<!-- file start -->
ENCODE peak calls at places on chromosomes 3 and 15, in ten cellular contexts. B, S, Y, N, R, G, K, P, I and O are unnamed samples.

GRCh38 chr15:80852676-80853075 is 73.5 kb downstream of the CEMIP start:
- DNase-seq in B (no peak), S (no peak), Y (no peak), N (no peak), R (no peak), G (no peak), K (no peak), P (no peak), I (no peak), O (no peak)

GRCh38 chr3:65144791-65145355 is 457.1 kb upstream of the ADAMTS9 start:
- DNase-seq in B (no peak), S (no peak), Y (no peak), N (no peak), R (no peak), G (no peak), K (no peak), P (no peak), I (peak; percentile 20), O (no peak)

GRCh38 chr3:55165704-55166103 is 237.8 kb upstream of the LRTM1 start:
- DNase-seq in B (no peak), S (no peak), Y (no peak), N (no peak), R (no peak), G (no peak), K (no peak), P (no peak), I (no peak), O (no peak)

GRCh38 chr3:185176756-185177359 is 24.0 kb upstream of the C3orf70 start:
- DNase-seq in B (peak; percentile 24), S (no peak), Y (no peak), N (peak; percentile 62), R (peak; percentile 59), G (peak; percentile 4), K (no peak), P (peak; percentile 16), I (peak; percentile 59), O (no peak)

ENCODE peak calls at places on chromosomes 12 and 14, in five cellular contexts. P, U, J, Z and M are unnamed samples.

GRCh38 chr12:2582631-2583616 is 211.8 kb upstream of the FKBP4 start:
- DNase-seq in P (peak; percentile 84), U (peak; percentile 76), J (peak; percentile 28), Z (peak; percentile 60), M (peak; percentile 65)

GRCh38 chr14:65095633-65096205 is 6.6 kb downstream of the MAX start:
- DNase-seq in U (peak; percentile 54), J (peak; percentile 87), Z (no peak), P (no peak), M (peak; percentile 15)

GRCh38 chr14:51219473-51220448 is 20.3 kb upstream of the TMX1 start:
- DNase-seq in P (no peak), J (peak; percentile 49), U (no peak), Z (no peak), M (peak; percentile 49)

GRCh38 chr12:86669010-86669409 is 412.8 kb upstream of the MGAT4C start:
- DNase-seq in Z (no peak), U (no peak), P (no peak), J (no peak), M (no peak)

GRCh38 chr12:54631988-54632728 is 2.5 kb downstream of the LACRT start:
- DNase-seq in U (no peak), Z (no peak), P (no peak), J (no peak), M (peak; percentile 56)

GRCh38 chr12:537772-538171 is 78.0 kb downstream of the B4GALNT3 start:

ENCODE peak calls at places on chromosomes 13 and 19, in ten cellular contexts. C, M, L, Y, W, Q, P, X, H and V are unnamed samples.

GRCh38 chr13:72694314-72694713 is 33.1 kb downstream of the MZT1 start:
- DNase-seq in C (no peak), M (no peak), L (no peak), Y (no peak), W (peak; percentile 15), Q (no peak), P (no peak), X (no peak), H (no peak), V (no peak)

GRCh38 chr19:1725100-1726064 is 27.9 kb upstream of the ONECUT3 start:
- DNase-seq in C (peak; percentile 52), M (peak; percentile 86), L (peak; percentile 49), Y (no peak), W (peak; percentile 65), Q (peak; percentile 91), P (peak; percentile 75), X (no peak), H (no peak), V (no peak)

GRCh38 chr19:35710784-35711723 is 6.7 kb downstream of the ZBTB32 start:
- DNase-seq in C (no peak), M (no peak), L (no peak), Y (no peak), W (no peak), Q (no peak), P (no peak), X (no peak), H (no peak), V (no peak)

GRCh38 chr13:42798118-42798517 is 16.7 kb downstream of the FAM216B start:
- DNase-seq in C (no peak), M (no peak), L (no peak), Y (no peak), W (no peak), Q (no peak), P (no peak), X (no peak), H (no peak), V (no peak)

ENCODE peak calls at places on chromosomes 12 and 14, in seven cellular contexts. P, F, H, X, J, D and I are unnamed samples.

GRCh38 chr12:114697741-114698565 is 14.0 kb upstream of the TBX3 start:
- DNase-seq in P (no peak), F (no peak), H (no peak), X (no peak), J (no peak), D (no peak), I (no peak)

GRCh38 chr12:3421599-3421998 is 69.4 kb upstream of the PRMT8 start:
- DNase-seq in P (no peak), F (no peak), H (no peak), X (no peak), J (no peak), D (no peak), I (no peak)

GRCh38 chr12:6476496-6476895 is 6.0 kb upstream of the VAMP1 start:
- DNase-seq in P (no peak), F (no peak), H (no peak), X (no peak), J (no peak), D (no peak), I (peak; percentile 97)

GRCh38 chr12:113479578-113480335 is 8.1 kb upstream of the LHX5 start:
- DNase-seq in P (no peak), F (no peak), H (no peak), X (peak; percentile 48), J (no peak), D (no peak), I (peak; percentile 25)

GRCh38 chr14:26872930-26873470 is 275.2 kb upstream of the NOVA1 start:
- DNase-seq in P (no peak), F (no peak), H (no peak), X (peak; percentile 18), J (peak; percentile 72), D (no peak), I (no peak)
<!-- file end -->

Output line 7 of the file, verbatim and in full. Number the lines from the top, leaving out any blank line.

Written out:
- DNase-seq in B (no peak), S (no peak), Y (no peak), N (no peak), R (no peak), G (no peak), K (no peak), P (no peak), I (no peak), O (no peak)